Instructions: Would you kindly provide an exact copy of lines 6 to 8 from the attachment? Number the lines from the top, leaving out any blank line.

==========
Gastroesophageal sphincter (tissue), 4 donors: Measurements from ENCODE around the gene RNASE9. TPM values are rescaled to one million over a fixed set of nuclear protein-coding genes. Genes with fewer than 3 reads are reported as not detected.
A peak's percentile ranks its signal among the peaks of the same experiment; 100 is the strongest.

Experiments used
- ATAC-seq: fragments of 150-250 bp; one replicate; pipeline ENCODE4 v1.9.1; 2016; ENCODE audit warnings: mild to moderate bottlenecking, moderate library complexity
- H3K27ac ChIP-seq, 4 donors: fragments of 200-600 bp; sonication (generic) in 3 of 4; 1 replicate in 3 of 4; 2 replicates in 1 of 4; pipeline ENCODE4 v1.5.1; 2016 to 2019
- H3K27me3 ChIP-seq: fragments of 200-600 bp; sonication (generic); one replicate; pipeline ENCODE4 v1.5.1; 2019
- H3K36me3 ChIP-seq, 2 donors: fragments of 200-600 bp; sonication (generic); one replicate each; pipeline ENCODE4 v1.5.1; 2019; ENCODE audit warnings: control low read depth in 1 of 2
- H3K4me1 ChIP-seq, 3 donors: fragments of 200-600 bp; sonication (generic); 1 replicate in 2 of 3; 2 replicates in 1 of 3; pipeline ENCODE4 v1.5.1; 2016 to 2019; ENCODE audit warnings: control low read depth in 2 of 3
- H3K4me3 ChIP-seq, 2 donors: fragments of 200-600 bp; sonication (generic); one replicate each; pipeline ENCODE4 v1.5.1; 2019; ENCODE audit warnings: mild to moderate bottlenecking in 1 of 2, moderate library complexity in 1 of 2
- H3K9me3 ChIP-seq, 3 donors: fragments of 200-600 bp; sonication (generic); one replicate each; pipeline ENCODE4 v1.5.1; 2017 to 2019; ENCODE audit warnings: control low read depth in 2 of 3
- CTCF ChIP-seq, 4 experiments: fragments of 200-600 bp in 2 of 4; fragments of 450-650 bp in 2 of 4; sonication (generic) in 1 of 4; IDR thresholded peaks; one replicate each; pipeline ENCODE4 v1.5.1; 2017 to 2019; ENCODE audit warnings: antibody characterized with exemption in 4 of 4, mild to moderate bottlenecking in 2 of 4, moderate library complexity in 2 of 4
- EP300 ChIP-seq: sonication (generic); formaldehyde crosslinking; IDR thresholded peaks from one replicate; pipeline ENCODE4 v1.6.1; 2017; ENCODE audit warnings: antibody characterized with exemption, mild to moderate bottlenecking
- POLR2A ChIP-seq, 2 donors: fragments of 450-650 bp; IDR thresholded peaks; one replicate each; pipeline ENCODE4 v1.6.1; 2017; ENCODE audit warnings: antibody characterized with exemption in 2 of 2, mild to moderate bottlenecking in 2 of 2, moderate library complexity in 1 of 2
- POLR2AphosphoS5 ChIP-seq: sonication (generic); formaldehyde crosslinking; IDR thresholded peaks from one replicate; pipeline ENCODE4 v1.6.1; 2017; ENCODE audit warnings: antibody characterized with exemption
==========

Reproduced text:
- H3K27me3 ChIP-seq: fragments of 200-600 bp; sonication (generic); one replicate; pipeline ENCODE4 v1.5.1; 2019
- H3K36me3 ChIP-seq, 2 donors: fragments of 200-600 bp; sonication (generic); one replicate each; pipeline ENCODE4 v1.5.1; 2019; ENCODE audit warnings: control low read depth in 1 of 2
- H3K4me1 ChIP-seq, 3 donors: fragments of 200-600 bp; sonication (generic); 1 replicate in 2 of 3; 2 replicates in 1 of 3; pipeline ENCODE4 v1.5.1; 2016 to 2019; ENCODE audit warnings: control low read depth in 2 of 3